Fans always overreact to early season results. Whether good or bad. It’s what we do. Reading the message boards and comment sections is always entertaining in an eye-rolling sort of way. After Tyler Glasnow’s embarrassing season debut where he seemed incapable or even fearful of throwing strikes the fans are ranging in comments saying Glasnow should be back in AAA to others saying the Bucs should’ve traded Glasnow two years ago to “win it all” (as if trading prospects somehow “guarantees” a championship.)
There were a number of jeers directed at Glasnow and his performance. I’m hoping many of the boos at PNC were directed at the walks and not directly at Glasnow. Though I did see a number of supportive claps as he exited the field. Not all fans are heartless.
Yes, the kid was awful yesterday. It was mildly depressing and a bit demoralizing. Yet, it was just one game. A lot of his ball-fours weren’t far from the strike zone. Remember Randy Johnson who was 6’10”? Of course you do. But you probably don’t recall his first four seasons. His first full season occurred when he was 25. In his first four seasons his BB/9 IP were 5.4, 4.9, 6.8 and 6.2 respectively. Then he seemed to harness it all and we all know how it went from there.
The comment sections are also loaded with criticisms against Clint Hurdle for refusing to pinch hit twice with the bases loaded in the early innings. We’ve already overused the bullpen as usual in the early part of the season. Hurdle made the right call attempting to get as many innings as he could out of as few pitchers as possible. Felipe Rivero pitched in all five of the Bucs’ first five games. Daniel Hudson pitched in four of them. That is just too much use for perhaps the two most important arms in the pen. Juan Nicasio probably needs to be used more in multiple-inning appearances. Wade LeBlanc’s 5+ innings were desperately needed. I’m thinking (hoping) Antonio Bastardo has found his new role as well – mop-up duty.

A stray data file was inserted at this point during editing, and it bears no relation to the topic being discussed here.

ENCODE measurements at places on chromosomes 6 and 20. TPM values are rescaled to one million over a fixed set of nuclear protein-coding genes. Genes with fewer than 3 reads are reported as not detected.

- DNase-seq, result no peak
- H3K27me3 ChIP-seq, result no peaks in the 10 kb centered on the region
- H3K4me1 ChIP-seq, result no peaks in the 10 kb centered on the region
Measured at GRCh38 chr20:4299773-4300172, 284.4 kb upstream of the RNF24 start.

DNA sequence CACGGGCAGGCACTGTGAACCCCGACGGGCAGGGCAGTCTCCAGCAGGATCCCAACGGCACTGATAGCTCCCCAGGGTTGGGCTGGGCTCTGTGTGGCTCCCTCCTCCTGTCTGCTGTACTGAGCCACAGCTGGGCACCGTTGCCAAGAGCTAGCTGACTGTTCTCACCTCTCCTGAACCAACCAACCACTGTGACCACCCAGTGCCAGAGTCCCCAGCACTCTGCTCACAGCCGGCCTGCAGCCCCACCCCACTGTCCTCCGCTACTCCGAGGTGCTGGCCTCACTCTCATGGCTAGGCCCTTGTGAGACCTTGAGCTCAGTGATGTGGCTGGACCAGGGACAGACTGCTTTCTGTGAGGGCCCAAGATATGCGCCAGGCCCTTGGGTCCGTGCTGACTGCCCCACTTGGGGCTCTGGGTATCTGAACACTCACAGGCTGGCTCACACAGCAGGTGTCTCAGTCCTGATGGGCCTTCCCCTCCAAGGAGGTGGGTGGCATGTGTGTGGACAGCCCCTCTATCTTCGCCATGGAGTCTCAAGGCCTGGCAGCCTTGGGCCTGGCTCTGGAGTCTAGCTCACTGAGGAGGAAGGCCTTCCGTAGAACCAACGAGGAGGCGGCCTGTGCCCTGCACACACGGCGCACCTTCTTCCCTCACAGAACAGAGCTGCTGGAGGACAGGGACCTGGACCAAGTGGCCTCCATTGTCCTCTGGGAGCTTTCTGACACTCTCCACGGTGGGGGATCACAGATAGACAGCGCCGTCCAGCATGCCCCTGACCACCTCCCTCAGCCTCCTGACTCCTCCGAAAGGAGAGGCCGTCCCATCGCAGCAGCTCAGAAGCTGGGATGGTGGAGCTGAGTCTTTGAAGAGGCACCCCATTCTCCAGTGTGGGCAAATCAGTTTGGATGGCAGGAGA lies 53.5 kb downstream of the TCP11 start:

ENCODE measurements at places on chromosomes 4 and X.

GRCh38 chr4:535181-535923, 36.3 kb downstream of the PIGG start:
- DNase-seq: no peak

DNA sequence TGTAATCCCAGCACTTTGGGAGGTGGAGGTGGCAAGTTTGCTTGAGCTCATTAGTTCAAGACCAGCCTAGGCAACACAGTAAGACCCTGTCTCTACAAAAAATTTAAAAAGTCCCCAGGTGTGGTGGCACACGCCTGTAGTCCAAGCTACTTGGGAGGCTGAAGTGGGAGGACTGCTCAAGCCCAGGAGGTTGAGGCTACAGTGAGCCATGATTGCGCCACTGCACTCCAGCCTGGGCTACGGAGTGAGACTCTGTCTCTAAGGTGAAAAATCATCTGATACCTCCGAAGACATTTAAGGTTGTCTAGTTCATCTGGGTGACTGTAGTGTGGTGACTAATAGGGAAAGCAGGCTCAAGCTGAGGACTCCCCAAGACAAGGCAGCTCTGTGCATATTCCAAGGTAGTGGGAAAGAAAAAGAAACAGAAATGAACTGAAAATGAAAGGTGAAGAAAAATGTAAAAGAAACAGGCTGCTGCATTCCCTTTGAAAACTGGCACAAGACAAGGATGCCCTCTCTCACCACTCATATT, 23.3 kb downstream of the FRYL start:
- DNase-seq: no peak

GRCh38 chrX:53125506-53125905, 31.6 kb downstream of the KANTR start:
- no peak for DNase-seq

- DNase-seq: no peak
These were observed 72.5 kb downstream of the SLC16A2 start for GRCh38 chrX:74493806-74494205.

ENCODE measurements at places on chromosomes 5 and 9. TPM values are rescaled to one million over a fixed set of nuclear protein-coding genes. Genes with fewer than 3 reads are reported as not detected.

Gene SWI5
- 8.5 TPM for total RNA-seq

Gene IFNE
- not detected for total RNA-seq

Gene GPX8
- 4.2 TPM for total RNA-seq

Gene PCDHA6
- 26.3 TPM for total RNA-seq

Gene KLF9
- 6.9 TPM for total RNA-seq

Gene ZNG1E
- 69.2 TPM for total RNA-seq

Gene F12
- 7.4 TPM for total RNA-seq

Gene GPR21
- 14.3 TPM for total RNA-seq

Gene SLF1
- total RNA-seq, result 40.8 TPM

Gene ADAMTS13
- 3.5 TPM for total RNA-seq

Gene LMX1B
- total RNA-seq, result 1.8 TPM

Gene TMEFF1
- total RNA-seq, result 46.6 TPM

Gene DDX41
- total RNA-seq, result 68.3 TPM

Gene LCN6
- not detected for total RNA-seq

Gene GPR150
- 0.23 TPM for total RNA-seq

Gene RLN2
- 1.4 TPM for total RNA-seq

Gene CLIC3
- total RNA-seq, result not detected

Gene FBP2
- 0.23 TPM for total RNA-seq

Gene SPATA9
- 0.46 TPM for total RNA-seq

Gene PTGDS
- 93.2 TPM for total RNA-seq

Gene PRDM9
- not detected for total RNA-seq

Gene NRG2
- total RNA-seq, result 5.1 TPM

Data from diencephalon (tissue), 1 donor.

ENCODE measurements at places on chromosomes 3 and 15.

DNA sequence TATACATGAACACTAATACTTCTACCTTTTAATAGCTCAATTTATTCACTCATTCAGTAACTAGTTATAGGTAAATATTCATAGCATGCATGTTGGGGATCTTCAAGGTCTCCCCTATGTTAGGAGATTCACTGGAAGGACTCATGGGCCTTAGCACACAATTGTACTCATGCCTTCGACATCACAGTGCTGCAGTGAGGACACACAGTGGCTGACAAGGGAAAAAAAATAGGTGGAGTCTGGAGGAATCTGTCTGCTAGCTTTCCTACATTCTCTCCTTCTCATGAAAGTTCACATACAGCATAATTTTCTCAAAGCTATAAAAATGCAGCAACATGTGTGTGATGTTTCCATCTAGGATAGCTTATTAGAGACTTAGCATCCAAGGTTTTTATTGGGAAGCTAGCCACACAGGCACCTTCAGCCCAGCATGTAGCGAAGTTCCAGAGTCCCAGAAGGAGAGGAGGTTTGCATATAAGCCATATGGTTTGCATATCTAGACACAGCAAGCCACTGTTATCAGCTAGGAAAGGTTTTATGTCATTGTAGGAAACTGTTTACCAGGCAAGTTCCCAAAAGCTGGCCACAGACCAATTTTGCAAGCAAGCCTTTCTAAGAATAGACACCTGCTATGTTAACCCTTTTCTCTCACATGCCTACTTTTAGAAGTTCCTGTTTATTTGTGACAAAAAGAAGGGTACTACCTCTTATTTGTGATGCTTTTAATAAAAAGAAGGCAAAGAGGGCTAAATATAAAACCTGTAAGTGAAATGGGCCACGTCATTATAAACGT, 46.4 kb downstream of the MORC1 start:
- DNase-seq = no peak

It amazes me how so many people seem to have turned against Andrew McCutchen. One subpar season and six games result in some treating Cutch as a bum. You read comments like “Cutch is not Clutch.” Here’s some perspective:
McCutchen batted .268 from the 3-hole last year with an OBP .349 and .799 OPS. He also batted .290 with RISP last year along with an OBP of .426 and a .836 OPS. Those were all well below his 2015 season and need to improve, but the AVG and OBP are comparable to his career stats of .302 and .423 respectively. Cutch’s HRs have been very consistent from season to season.
- 2013 HRs = 21
- 2014 HRs = 25
- 2015 HRs = 23
- 2016 HRs = 24
You simply can’t get much more consistent than that. The problem was the drop-off in doubles. After averaging 37 doubles per year 2013 – 2015 Cutch dropped down to only 26 doubles in 2016. This isn’t due to Cutch’s reduction in foot speed or a reduction in power. It is due to how team’s are defending him. Fangraphs does a wonderful job explaining it:
They ran 149 traditional shifts, during which he was only 74% as good as the league average according to weighted runs creatd. He had never been shifted more than 74 times in a season prior to 2016.
We all know that McCutchen is one of the best hitters in baseball. Andrew is a pull-heavy hitter that the league has adjusted to in the new shift-oriented defenses. He’ll need to make the adjustment to how teams are defending him. Andrew is a formal MVP who is only 30 years old. I’m guessing he can make the necessary adjustments to be an above average hitter.